baby cow

Sam Croy bottle-feeds a calf whose mom could not produce enough milk for the red angus heifer. Croy checks all of the livestock and horses on his Crab Orchard farm twice a day and stays close to home during spring calving season.

“C ome here, Cutie Pie,” Sam Croy says, nudging a frisky red angus heifer toward the huge bottle of formula he wants to feed her.

Born March 3, the calf didn’t appear to be thriving as the days went by. Croy checked the mom and found she had no milk for the baby. Experience had taught him well. Croy already had formula on hand, knew how to mix it and took on the job of surrogate mom, feeding the new arrival twice a day.

“The first time I fed her, it took 20 minutes just to get a few ounces down her. Now, she chugs 2 quarts in a matter of minutes if she’s on top of her game,” Croy explains.

She’s not just any calf, mind you. This one is the granddaughter of the foundation cow on Croy’s Crab Orchard farm.

You might say she’s special — except every animal on Croy’s farm has a distinct identity and holds a special place in his heart.

Every animal, including the five Belgian draft horses, two Arabians and the small herd of red and black angus cattle, has a name, and Croy can tell you each one’s history, genealogy and relate at least one interesting anecdote about something it has done or how it’s connected to the whole farm family.

Becoming a farmer was one of Croy’s three major goals when he was a boy growing up in Mabscott.

“I wanted to be a fireman, a farmer and a Massey-Ferguson dealer,” he said. “The Lord has given me all three desires of my heart.”

At age 21, Croy began his first career as a fireman. He took on a second job painting houses, then owned his own construction business and now runs Croy Farm and Tractor Sales in Sophia.

In 1990, Croy and his wife Vicki, purchased the old Suddreth turkey farm in Crab Orchard. It didn’t take long to see how farm life pulls together all of the loves in Croy’s life.

A dedicated family man, he enjoyed raising his two children — Melanie Croy Stevens and Steve Croy, who is now his dad’s business partner.

“A farm is a good place to teach kids responsibility and respect for the land and for animals and all living things, really,” Croy said. “It’s also a place that can keep everybody busy and out of trouble.”

Nothing makes the Croys happier than when the five grandkids, ages 2 through 8, come over from neighboring homes to spend time romping around the 30-acre spread.

“When Vicki and I bought this place, we thought it would be neat to have a place to host people. We have a church picnic here every September, and it’s a real treat to take the kids on tractor rides and hay rides and watch people enjoying themselves out here,” he said. “She and I are in agreement about living this kind of a life. We both enjoy this lifestyle, and the kids and grandkids definitely love it.”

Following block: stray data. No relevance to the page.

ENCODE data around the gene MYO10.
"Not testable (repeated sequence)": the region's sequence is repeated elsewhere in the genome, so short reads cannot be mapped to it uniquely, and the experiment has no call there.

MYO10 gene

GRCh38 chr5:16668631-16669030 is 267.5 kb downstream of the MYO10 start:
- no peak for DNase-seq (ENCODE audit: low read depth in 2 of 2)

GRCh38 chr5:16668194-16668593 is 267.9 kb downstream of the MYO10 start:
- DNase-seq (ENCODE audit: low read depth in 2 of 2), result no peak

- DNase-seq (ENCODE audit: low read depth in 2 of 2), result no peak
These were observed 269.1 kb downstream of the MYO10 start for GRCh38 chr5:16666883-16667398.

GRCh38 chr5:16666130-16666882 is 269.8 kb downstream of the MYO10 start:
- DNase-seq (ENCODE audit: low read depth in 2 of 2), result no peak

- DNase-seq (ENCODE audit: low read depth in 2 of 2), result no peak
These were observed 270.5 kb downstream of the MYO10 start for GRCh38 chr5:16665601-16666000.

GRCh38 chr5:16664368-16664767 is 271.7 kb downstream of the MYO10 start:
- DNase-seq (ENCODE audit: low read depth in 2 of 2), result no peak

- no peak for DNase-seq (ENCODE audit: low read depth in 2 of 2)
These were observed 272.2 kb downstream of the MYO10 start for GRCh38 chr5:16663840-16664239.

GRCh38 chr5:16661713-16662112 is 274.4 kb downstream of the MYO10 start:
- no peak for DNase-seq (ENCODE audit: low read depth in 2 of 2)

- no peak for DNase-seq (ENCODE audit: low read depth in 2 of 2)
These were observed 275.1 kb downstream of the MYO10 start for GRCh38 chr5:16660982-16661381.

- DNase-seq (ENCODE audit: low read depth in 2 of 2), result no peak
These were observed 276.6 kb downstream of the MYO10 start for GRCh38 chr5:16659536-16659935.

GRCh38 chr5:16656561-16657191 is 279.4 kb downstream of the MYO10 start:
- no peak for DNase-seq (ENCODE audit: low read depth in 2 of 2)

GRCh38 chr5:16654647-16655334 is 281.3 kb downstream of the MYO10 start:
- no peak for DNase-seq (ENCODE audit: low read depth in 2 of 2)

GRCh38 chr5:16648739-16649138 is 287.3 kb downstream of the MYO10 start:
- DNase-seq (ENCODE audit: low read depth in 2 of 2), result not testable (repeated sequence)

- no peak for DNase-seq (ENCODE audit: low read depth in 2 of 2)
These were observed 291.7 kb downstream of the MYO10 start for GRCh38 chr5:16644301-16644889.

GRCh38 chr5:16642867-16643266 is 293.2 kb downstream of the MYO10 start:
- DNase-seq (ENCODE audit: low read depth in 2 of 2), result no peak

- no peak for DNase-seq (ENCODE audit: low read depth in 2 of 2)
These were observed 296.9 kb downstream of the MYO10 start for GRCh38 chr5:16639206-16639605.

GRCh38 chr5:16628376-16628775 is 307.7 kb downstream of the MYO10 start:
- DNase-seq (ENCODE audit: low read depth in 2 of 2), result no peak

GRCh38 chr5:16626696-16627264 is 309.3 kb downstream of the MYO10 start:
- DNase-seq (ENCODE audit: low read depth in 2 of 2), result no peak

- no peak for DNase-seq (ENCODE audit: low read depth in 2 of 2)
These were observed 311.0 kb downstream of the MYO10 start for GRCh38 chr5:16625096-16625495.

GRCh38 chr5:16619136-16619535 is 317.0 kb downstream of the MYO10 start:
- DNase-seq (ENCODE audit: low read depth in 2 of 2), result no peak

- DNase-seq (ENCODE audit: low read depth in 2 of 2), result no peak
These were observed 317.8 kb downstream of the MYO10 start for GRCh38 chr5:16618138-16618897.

A full-time homemaker, Vicki takes on her share of the work.

Croy opens a shed to reveal a Massey-Ferguson diesel tractor on which Vicki has logged more than 1,500 hours of mowing time.

“I bought that for her on our 28th wedding anniversary,” Croy says with a broad smile. “You have to be really secure in your marriage to buy your wife a tractor for your wedding anniversary, but that’s what she wanted.”

People sometimes ask how many hands Croy has working the farm.

“Four,” he tells them, grinning. After they comment about how it would take at least four people to do all the chores to keep this farm in shape, Croy tells them he’s talking about four literal hands. “My wife has two hands, and I have two. That’s how we get it all done.”

They look again at the fields to be mowed, the garden that has to be plowed and tended, the barns to be cleaned, the livestock to be cared for daily and just shake their heads in disbelief.

The chores never stop, whether it’s a sunny, warm evening in early spring or a subzero morning in the dead of winter.

“Farming is somewhat restrictive. You do have to plan ahead so that everything will be taken care of like it should be,” Croy said. “I never go away during spring calving because it’s just the wrong time to be gone.”

Croy enjoys a deep satisfaction from living in a house he built himself, eating fresh vegetables grown on the farm, going to bed pleasantly tired from a long day’s work and getting up before daylight to head outside and finish some farm chores before heading to his office.

He’s particularly proud of a sign in one barn marking the Southern Soil Conservation District’s designation of the Croy Farm as the County Farm of the Year in 1999.

“I’m proud of that because it was awarded by my peers.”

Although farming is a hobby for him, Croy does make money from his hay and livestock. He uses every opportunity to encourage greater awareness of the importance of agriculture, particularly in southern West Virginia.

“Agriculture is all around us, but a lot of people don’t realize that,” Croy said. “There are a lot of hobby gardeners, but there are also a lot of people working in agriculture-related businesses. I’d like to see more people learn to appreciate farming and get more involved at least on some level.”

So, just how long does he plan to keep on farming?

“Well, I’m 58. I have customers who are in their 80s, and they’re still doing it, so I guess I’ll be farming for a long time to come.”

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